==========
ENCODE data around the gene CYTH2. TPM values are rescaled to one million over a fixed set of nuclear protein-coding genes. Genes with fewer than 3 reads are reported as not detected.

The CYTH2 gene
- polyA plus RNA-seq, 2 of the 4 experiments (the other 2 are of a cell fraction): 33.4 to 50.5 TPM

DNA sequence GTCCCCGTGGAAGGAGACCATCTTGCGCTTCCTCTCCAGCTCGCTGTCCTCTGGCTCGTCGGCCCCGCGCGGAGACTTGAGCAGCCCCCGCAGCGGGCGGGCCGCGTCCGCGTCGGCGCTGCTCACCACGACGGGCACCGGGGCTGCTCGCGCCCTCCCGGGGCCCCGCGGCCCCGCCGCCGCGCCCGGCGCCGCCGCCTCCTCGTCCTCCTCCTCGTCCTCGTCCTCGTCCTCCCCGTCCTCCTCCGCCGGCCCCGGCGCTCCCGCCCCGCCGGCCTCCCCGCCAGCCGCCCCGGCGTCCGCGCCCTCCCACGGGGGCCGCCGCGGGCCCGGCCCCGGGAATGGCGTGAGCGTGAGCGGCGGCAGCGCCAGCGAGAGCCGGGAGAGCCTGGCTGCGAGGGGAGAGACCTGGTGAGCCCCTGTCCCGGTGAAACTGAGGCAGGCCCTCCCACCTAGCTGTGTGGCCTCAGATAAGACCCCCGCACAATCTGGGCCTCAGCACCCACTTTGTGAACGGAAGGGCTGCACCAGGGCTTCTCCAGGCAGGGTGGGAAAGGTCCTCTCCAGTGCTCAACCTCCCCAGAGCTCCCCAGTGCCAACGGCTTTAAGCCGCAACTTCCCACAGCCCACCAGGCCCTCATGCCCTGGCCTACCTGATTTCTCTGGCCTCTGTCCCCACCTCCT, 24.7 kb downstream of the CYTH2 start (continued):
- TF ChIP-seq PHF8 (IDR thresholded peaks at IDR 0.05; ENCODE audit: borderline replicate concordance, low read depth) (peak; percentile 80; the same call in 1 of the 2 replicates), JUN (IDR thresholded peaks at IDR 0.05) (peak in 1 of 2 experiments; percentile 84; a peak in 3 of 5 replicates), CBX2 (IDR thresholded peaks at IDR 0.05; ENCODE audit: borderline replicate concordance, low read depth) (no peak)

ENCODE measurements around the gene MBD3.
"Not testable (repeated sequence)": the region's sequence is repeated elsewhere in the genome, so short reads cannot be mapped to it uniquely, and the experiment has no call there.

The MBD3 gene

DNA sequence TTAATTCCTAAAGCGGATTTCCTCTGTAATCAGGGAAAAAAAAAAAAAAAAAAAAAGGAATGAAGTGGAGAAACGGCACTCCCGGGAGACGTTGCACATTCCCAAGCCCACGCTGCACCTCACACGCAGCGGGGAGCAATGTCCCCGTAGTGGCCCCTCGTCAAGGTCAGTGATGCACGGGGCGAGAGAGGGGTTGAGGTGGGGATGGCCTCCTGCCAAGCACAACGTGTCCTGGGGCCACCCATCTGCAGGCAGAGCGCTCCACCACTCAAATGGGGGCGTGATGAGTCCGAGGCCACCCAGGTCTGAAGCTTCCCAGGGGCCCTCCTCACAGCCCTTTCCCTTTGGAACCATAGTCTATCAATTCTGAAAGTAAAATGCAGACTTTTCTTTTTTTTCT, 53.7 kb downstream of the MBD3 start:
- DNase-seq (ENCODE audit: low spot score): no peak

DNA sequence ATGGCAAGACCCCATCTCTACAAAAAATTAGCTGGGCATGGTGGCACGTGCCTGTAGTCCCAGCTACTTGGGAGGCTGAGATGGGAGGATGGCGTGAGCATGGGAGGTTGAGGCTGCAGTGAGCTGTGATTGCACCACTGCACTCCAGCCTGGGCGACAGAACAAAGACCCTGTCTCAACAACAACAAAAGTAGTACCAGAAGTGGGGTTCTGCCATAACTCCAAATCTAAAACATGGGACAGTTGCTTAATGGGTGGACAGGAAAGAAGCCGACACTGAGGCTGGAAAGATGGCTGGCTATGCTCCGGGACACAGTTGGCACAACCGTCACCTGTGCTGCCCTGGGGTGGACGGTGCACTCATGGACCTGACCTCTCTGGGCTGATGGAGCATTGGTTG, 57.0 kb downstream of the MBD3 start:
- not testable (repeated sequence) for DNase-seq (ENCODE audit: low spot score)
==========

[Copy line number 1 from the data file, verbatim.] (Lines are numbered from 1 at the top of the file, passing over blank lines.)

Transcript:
ENCODE data around the gene CYTH2. TPM values are rescaled to one million over a fixed set of nuclear protein-coding genes. Genes with fewer than 3 reads are reported as not detected.